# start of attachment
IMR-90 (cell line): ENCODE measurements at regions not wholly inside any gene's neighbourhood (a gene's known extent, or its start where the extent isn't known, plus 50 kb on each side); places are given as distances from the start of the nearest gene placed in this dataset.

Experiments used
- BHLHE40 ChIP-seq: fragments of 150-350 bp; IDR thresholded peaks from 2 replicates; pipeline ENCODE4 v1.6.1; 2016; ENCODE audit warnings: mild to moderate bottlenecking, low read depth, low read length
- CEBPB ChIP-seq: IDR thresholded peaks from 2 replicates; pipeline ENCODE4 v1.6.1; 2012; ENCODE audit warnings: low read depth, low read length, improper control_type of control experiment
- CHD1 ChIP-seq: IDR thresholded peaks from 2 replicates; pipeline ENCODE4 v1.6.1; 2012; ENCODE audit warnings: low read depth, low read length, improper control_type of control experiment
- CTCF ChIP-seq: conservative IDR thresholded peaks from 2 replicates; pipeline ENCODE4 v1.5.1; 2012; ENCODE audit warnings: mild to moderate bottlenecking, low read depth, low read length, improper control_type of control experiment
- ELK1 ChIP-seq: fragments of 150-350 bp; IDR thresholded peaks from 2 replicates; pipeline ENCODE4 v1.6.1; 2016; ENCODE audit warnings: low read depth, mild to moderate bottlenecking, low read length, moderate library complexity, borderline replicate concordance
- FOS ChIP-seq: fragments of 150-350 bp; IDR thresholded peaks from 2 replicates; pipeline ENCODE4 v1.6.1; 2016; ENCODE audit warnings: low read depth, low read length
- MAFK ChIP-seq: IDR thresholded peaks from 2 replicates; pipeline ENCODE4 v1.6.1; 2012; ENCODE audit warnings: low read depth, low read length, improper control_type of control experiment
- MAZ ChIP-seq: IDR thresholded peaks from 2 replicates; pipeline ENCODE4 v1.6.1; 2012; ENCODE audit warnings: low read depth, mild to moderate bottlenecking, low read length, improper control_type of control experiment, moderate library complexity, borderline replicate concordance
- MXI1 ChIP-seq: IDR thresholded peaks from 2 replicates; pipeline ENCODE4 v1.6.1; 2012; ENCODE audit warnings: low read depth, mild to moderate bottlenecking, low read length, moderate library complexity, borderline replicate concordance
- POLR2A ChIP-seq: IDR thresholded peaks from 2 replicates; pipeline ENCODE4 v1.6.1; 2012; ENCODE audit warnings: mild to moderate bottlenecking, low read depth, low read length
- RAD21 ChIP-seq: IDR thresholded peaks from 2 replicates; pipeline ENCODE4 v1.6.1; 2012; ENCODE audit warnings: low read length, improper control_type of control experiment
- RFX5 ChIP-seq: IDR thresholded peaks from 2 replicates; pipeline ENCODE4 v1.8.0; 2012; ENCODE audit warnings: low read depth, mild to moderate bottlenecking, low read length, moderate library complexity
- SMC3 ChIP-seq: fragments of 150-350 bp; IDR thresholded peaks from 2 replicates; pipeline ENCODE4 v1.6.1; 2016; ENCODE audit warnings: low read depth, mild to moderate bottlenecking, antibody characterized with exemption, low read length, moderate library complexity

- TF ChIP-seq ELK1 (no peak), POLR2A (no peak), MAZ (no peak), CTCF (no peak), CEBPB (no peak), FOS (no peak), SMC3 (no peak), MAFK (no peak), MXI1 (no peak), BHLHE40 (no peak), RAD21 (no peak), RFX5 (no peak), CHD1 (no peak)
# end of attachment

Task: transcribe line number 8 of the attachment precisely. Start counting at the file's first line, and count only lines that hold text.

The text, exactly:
- FOS ChIP-seq: fragments of 150-350 bp; IDR thresholded peaks from 2 replicates; pipeline ENCODE4 v1.6.1; 2016; ENCODE audit warnings: low read depth, low read length